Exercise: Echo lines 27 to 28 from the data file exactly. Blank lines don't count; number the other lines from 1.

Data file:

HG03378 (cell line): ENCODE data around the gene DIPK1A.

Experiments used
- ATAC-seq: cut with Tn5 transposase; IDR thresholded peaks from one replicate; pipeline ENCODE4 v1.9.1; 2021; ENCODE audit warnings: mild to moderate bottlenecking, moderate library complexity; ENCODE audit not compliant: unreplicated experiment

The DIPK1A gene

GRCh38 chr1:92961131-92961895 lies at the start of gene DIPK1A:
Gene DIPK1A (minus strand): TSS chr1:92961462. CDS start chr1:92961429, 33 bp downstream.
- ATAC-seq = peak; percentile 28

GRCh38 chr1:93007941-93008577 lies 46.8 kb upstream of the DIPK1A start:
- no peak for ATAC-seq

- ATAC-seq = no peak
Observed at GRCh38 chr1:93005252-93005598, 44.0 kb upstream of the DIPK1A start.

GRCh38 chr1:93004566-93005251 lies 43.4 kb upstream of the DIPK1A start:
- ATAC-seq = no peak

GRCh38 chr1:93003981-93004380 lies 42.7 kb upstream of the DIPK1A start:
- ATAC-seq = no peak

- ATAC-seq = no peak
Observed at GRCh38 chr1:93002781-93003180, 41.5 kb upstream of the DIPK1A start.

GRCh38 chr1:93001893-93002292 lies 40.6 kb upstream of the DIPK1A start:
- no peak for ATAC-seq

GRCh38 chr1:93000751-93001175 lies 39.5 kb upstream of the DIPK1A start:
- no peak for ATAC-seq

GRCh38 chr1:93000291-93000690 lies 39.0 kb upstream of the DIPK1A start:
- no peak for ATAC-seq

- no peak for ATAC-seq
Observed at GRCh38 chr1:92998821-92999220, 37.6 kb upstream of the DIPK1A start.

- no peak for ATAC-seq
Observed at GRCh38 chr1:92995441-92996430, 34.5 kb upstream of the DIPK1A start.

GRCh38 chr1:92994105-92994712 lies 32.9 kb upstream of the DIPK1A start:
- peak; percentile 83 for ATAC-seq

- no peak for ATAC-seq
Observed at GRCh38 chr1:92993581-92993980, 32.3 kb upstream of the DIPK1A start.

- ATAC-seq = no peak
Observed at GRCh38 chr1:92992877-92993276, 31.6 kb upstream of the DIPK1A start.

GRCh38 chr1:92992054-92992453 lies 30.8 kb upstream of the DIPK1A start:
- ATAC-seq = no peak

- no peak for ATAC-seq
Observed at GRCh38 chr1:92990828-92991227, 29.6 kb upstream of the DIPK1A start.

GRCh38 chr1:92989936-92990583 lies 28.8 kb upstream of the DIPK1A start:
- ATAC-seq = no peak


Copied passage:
Observed at GRCh38 chr1:92995441-92996430, 34.5 kb upstream of the DIPK1A start.

GRCh38 chr1:92994105-92994712 lies 32.9 kb upstream of the DIPK1A start: